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Private-sector unionization is lowest in 100 years

By Lee Sustar | February 18, 2005 | Page 11

UNION MEMBERSHIP in the private sector has fallen to its lowest level in a century as job losses hammer the heavily unionized manufacturing industries.

According to the latest report by the U.S. Department of Labor, union membership in the private sector fell from 8.2 percent in 2003 to 7.9 percent in 2004--just half the level of 1983. Unionization in the public sector put the overall percentage of workers in unions at 12.5 percent--but this was a drop from 12.9 percent a year earlier.

Organized labor does continue to have greater strength in particular regions. The percentage of workers in unions--known as union density--is 25.3 percent in New York and 16.5 percent in California. But the statistics highlight the enormous crisis gripping unions--not only in the historically anti-union South, but also in labor's base in the Midwest.

Unions were hardest hit in Ohio, which lost 91,000 union members in 2003-2004, cutting the percentage of workers in unions from 16.7 percent to 15.2 percent. Illinois suffered a loss of 59,000 union jobs over the same period, with the percentage of workers in unions dropping from 17.9 percent to 16.8 percent.

Manufacturing job loss also hit unions in the region where they can least afford a setback--the South--where much of the textile industry has shut down in the face of cheap imports or moved production overseas. North Carolina lost 14,000 union jobs, leaving just 97,000 union members in the state. With just 2.7 percent of workers in unions, the state is the least unionized in the U.S. Texas lost 41,000 union jobs and has a union density of only 5 percent.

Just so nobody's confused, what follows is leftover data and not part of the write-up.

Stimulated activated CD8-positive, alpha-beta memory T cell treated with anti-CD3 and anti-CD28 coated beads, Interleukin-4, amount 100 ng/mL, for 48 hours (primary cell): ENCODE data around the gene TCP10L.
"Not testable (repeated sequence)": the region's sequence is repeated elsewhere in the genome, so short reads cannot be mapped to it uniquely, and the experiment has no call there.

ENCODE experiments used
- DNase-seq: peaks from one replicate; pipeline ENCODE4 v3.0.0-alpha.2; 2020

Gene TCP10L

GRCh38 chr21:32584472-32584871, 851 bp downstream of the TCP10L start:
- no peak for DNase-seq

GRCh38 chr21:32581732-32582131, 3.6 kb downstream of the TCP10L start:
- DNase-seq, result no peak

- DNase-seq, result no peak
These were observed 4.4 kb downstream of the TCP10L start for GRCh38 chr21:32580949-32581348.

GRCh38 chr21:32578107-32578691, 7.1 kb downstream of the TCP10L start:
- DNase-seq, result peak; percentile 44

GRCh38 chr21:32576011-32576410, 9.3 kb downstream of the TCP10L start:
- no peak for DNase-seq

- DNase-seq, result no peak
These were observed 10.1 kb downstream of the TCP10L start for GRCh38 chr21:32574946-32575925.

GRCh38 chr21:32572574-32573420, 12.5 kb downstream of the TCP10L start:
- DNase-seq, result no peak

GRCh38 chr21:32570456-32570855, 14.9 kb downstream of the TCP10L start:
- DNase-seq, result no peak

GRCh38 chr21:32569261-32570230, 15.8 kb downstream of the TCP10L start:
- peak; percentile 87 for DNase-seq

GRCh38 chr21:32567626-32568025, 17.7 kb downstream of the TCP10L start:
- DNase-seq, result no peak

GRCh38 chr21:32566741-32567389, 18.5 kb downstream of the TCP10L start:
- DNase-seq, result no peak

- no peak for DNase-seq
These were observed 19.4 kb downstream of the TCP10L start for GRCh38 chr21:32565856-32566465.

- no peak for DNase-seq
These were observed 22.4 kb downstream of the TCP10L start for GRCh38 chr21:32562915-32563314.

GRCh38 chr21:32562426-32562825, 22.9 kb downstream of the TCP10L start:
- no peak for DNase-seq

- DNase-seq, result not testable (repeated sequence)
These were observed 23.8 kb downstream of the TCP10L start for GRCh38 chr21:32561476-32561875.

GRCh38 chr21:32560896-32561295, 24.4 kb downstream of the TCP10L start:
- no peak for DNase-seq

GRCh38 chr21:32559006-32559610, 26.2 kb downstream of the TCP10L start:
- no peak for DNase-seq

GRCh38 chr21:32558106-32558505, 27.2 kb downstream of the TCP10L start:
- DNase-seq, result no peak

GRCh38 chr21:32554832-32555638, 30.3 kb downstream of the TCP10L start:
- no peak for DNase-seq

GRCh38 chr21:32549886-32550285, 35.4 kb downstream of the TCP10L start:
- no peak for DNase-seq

After the Civil War ended slavery, unions were repressed as a threat to the Jim Crow system of racial segregation. Ambitious efforts to organize the South were shelved in the early 1950s when union leaders purged labor's ranks of radicals during the anticommunist witch-hunts.

As a result, unions have been largely excluded from the fast-growing Southern economy over the last half-century. Today, the 11 states of the old Confederacy have a union density of just 5.5 percent--less than half the already abysmal national average.

The statistics also show why employers are determined to finish off unions, with median weekly earnings for private sector union members at $739, compared to $604 for their non-union counterparts. Yet here, too, are signs of decline. The median union pay-advantage for manufacturing workers fell from $63 per week in 2003 to $40 week in 2004, reflecting wage concessions in union contracts.

Ironically, the statistics appeared shortly after the New Unity Partnership coalition of unions disbanded rather than press its case in the AFL-CIO on the need to organize the unorganized. As the hard numbers show, that debate is more urgent than ever.

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